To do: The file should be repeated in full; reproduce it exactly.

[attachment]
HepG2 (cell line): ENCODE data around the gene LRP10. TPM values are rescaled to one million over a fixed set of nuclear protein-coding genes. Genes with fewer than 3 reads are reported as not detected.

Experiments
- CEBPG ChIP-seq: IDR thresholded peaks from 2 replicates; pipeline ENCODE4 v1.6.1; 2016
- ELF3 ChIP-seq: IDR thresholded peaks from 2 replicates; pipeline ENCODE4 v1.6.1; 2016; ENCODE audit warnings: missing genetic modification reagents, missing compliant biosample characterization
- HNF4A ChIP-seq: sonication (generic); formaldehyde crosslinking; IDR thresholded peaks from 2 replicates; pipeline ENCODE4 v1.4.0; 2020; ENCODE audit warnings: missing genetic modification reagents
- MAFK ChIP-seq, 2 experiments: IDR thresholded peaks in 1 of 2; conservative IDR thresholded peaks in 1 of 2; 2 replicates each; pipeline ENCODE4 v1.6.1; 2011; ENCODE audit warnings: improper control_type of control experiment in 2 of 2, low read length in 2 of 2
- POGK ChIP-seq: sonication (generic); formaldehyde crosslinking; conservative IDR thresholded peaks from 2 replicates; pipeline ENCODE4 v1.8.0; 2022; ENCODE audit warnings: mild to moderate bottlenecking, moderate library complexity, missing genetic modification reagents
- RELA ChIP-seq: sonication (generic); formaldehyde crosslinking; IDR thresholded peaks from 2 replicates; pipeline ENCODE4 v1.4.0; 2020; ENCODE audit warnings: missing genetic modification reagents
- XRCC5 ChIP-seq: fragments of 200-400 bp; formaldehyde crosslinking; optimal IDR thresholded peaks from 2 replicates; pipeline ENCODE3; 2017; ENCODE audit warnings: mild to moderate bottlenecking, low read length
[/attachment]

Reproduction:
HepG2 (cell line): ENCODE data around the gene LRP10. TPM values are rescaled to one million over a fixed set of nuclear protein-coding genes. Genes with fewer than 3 reads are reported as not detected.

Experiments
- CEBPG ChIP-seq: IDR thresholded peaks from 2 replicates; pipeline ENCODE4 v1.6.1; 2016
- ELF3 ChIP-seq: IDR thresholded peaks from 2 replicates; pipeline ENCODE4 v1.6.1; 2016; ENCODE audit warnings: missing genetic modification reagents, missing compliant biosample characterization
- HNF4A ChIP-seq: sonication (generic); formaldehyde crosslinking; IDR thresholded peaks from 2 replicates; pipeline ENCODE4 v1.4.0; 2020; ENCODE audit warnings: missing genetic modification reagents
- MAFK ChIP-seq, 2 experiments: IDR thresholded peaks in 1 of 2; conservative IDR thresholded peaks in 1 of 2; 2 replicates each; pipeline ENCODE4 v1.6.1; 2011; ENCODE audit warnings: improper control_type of control experiment in 2 of 2, low read length in 2 of 2
- POGK ChIP-seq: sonication (generic); formaldehyde crosslinking; conservative IDR thresholded peaks from 2 replicates; pipeline ENCODE4 v1.8.0; 2022; ENCODE audit warnings: mild to moderate bottlenecking, moderate library complexity, missing genetic modification reagents
- RELA ChIP-seq: sonication (generic); formaldehyde crosslinking; IDR thresholded peaks from 2 replicates; pipeline ENCODE4 v1.4.0; 2020; ENCODE audit warnings: missing genetic modification reagents
- XRCC5 ChIP-seq: fragments of 200-400 bp; formaldehyde crosslinking; optimal IDR thresholded peaks from 2 replicates; pipeline ENCODE3; 2017; ENCODE audit warnings: mild to moderate bottlenecking, low read length